The Kuwait government has ruled to withdraw Kuwaiti citizenship from five activists who "undermine the stability" of the oil-rich monarchy, local news outlets are reporting.
In a shock decision on Monday, Kuwait revoked the citizenship of the owner of a pro-opposition satellite television channel and a daily newspaper, Ahmad Jabr al-Shemmari.
Shemmari owns the independent Al-Youm television station and Alam Al-Youm newspaper. His paper had already been temporarily shut down twice this year for defying a court-ordered media blackout about an investigation into a coup plot to overthrow the Gulf monarchy's government.
Several other people were also stripped of their citizenship in an apparent crackdown on dissent, including former Islamist opposition MP Abdullah al-Barghash, two of his brothers and his sister.
A human rights lawyer in Kuwait said it was the first time he had heard of the government revoking citizenships without a court order.
The measures come a week after the government ordered the Interior Ministry to review the citizenship of people who posed a threat to national security.
In similar rulings this week, the Kuwait Ministry of Social Affairs and Labour closed down "scores of offices and branches" of non-profit organisations, including Islamic charities.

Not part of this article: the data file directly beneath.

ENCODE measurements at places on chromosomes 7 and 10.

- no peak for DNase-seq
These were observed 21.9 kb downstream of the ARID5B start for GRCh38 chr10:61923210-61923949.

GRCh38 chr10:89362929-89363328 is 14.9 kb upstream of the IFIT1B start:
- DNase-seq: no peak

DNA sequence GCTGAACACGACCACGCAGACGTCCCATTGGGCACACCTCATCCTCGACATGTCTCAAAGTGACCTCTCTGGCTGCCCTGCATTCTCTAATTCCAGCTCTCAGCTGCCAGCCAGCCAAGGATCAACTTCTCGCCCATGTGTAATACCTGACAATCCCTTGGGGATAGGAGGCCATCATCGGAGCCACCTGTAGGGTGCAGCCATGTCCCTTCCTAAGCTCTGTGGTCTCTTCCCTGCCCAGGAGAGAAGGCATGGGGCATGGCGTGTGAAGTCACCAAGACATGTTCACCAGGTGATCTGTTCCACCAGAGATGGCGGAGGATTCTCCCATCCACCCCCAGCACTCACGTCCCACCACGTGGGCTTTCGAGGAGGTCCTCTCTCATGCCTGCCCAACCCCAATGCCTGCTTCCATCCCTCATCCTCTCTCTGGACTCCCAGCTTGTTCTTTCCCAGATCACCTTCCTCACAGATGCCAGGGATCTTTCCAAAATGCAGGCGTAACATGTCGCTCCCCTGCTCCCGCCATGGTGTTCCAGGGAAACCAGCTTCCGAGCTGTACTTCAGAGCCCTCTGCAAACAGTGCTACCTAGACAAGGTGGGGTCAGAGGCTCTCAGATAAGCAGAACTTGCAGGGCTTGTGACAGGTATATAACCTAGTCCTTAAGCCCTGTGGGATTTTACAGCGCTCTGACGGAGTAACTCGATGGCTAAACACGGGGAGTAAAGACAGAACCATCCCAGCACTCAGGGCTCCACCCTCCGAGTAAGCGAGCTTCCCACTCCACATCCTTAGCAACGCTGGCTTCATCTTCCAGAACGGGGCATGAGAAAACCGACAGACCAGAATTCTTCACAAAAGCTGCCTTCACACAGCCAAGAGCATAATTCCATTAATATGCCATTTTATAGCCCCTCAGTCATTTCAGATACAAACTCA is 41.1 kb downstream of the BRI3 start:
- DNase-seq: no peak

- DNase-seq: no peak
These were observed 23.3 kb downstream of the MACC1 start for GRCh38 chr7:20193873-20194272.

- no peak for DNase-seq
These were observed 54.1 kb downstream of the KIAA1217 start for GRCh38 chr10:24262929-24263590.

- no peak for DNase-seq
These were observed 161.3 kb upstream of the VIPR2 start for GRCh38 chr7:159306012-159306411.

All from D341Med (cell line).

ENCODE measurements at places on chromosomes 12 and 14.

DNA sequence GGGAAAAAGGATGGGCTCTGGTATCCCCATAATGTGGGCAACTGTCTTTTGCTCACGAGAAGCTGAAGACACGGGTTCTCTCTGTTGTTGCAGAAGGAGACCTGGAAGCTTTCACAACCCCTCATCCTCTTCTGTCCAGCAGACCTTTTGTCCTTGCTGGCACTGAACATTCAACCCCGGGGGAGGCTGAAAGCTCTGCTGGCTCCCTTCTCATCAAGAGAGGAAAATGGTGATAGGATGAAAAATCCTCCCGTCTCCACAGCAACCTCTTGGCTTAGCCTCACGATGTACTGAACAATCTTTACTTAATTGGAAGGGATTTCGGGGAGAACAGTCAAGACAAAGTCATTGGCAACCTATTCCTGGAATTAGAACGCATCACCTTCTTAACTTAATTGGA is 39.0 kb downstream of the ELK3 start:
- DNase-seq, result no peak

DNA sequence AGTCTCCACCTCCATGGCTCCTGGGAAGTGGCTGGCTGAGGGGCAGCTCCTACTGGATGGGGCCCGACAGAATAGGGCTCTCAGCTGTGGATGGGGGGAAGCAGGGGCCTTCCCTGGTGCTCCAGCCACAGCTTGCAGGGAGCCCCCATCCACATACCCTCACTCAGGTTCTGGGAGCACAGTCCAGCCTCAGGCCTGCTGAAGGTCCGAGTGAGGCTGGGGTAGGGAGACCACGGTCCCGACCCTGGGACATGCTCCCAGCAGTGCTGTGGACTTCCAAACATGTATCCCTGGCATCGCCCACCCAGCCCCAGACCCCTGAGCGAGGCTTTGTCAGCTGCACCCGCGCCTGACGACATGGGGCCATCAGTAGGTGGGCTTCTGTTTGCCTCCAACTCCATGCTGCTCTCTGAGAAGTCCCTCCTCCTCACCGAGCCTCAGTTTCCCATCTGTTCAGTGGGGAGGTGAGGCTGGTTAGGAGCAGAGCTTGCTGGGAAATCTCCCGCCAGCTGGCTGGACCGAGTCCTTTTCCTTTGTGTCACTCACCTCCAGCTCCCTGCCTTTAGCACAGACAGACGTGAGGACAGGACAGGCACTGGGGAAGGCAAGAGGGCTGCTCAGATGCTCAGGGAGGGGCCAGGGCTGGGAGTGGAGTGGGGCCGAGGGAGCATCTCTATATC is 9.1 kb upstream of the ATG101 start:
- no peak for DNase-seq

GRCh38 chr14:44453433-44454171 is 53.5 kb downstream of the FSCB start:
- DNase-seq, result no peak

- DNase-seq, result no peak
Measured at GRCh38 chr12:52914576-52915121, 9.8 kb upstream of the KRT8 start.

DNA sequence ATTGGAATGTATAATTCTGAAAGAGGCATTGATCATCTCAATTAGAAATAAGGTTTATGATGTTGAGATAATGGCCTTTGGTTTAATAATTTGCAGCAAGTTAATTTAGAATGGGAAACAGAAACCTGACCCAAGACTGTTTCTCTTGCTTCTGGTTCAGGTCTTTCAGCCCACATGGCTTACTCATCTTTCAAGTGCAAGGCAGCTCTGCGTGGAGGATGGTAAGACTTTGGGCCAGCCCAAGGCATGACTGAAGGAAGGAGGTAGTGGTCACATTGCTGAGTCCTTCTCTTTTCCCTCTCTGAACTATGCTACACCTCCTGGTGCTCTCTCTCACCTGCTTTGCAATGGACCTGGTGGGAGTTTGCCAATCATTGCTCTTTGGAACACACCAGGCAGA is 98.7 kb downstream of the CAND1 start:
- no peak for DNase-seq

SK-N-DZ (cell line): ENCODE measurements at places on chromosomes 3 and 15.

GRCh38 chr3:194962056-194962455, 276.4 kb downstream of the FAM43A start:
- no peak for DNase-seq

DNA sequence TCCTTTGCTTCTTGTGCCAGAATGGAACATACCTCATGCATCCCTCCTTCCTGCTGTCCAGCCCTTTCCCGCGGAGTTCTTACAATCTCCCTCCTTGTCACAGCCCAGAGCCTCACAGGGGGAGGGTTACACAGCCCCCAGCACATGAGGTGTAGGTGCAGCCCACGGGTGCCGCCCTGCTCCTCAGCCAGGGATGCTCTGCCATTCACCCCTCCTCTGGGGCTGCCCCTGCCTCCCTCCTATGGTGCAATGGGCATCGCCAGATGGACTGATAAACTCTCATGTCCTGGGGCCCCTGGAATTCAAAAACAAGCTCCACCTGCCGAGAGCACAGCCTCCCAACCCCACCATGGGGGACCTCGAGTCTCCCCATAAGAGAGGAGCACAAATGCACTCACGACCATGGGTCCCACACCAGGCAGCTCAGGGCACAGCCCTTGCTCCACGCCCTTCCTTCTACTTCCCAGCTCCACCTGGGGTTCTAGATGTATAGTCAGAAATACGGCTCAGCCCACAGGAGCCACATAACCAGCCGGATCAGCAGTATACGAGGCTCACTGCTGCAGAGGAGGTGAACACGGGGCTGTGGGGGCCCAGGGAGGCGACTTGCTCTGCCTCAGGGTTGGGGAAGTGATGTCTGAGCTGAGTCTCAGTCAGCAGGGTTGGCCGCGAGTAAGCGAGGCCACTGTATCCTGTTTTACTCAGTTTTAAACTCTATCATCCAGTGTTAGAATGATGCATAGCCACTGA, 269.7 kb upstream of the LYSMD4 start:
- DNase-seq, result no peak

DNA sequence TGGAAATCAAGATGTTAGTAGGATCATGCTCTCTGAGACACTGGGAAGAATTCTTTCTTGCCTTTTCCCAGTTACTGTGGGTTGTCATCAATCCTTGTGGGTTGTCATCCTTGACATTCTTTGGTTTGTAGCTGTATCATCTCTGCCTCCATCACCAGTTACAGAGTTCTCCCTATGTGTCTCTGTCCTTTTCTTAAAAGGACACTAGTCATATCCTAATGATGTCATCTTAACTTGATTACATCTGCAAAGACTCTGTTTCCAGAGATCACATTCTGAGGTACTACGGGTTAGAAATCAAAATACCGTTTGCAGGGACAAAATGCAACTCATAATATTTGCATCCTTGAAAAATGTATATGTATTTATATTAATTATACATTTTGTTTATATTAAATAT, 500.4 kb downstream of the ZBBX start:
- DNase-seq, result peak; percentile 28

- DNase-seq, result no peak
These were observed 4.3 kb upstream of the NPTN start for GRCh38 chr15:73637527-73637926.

It is not clear what will happen next for to those who have had their citizenship revoked as they cannot appeal the decision, a Kuwaiti lawyer told Associated Press. The five will lose their rights to government jobs, benefits and voting, thought it is unclear whether they will be allowed to still reside in Kuwait.
Kuwait has been rocked by a series of political crises since mid-2006, which has seen its parliament being dissolved six times, amid disputes over election procedures and charges of corruption against senior government members and the ruling family.
Most opposition groups are not represented in Kuwait's parliament after they boycotted the July 2013 election in protest over amended electoral law.